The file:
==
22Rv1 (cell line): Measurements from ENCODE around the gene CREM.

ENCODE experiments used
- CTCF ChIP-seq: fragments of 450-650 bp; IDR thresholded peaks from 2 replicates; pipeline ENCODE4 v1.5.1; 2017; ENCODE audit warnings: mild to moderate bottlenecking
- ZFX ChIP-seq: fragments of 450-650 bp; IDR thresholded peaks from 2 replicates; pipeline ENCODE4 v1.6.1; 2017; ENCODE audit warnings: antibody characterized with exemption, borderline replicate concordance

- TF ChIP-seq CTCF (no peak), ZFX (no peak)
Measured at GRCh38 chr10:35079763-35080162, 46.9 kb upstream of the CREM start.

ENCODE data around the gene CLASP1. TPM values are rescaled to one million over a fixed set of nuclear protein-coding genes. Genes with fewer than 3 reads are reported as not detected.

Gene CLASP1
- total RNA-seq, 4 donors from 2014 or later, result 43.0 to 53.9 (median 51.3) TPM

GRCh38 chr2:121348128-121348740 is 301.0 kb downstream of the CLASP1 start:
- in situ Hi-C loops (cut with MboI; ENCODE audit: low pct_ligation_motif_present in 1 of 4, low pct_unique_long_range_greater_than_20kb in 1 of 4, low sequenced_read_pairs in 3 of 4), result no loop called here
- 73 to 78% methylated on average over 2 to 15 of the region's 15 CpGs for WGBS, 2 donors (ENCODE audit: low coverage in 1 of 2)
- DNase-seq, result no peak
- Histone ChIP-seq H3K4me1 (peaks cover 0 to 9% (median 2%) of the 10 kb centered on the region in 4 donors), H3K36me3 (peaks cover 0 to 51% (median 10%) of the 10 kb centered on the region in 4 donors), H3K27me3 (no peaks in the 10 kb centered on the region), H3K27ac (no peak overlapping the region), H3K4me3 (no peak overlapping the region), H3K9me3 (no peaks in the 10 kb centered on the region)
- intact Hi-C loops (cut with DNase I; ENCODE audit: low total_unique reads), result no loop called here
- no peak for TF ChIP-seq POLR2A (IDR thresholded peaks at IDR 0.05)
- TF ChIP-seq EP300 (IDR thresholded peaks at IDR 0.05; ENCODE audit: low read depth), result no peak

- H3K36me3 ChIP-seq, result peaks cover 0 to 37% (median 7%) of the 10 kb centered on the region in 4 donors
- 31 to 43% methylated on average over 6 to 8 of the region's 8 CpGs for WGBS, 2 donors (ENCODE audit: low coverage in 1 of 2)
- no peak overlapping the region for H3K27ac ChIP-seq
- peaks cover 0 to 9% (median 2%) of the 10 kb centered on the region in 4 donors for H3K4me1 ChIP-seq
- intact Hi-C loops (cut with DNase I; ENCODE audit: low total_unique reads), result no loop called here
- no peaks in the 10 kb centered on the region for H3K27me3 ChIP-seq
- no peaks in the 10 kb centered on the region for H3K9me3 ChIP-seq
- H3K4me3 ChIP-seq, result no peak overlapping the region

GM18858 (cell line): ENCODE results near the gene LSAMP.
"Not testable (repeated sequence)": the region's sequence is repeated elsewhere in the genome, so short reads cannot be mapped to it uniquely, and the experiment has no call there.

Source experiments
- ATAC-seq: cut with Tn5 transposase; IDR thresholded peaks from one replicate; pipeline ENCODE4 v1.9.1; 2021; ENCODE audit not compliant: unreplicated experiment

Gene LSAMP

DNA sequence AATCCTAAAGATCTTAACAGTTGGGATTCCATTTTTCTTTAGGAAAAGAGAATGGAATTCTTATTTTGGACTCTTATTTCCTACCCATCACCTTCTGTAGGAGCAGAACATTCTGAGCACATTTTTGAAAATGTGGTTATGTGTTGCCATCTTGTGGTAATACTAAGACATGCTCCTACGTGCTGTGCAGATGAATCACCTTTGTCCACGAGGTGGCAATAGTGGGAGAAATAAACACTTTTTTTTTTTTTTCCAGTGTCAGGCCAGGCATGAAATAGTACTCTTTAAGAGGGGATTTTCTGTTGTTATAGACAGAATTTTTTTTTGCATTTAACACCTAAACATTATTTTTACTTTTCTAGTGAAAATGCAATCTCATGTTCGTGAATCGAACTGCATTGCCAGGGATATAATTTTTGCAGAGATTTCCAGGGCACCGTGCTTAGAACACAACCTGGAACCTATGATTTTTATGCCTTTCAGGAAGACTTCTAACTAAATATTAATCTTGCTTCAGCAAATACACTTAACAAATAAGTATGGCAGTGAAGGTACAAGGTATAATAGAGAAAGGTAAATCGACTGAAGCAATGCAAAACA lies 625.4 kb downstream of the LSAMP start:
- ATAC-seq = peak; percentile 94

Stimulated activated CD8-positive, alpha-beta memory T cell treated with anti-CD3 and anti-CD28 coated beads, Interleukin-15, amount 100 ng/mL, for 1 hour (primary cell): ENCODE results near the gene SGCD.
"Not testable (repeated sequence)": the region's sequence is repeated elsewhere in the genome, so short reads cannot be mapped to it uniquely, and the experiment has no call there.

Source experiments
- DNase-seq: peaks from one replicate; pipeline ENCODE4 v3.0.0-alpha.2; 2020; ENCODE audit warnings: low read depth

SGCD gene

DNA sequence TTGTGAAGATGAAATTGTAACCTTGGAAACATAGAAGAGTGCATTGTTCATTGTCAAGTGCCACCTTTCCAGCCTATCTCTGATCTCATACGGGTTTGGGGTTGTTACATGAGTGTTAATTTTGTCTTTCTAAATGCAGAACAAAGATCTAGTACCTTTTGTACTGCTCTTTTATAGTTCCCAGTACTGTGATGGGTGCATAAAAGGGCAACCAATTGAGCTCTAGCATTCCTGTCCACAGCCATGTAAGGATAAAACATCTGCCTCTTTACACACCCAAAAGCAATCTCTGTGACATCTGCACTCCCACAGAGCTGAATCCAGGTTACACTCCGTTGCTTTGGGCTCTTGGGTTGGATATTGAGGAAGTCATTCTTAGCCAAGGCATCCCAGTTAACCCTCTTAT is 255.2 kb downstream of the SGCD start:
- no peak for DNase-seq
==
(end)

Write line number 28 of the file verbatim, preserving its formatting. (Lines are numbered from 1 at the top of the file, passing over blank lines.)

Source experiments